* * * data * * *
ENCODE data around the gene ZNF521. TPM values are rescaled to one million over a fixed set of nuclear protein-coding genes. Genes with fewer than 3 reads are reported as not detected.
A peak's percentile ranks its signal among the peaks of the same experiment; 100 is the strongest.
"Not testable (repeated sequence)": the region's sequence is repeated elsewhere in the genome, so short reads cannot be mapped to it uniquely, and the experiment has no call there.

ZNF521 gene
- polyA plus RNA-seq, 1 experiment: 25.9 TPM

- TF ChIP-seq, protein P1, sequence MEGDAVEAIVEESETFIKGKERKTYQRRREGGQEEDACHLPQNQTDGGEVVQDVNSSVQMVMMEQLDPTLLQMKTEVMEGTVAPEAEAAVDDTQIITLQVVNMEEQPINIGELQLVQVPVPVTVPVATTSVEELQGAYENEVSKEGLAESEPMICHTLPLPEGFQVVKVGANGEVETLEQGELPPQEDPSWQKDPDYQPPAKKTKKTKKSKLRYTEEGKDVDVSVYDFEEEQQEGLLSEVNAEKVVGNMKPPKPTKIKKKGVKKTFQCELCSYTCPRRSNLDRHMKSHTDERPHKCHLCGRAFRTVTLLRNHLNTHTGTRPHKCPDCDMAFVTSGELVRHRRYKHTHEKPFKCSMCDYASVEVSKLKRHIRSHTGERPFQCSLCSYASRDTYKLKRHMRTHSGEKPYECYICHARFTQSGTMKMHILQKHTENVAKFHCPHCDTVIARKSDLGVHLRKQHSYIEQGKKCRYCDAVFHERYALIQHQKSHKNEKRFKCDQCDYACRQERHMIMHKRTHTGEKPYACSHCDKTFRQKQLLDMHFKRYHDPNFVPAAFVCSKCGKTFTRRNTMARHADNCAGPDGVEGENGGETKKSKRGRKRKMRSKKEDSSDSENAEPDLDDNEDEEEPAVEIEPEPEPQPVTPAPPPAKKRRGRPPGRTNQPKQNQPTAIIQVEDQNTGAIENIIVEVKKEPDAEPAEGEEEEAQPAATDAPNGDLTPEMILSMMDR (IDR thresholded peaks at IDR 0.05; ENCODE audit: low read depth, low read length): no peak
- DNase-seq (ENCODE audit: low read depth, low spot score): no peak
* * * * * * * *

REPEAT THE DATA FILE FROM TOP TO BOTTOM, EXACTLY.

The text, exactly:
ENCODE data around the gene ZNF521. TPM values are rescaled to one million over a fixed set of nuclear protein-coding genes. Genes with fewer than 3 reads are reported as not detected.
A peak's percentile ranks its signal among the peaks of the same experiment; 100 is the strongest.
"Not testable (repeated sequence)": the region's sequence is repeated elsewhere in the genome, so short reads cannot be mapped to it uniquely, and the experiment has no call there.

ZNF521 gene
- polyA plus RNA-seq, 1 experiment: 25.9 TPM

- TF ChIP-seq, protein P1, sequence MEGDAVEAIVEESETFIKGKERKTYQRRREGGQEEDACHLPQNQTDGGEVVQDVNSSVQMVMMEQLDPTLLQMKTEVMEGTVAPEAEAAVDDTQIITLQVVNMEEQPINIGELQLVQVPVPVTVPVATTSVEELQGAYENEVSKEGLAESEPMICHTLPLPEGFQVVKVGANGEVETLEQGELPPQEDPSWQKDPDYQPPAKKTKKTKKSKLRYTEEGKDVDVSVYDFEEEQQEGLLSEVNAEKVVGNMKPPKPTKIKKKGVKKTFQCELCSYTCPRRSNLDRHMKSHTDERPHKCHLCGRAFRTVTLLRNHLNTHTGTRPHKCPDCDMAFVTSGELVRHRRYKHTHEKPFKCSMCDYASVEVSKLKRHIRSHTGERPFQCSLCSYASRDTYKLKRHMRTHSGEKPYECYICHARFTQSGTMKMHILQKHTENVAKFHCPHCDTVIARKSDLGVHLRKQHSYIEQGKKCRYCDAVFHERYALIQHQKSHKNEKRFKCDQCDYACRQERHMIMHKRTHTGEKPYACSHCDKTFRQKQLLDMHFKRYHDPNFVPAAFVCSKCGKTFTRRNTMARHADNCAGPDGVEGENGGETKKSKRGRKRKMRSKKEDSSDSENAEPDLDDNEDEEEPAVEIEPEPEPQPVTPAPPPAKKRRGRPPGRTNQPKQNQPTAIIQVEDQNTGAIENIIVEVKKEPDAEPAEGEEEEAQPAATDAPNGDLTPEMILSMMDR (IDR thresholded peaks at IDR 0.05; ENCODE audit: low read depth, low read length): no peak
- DNase-seq (ENCODE audit: low read depth, low spot score): no peak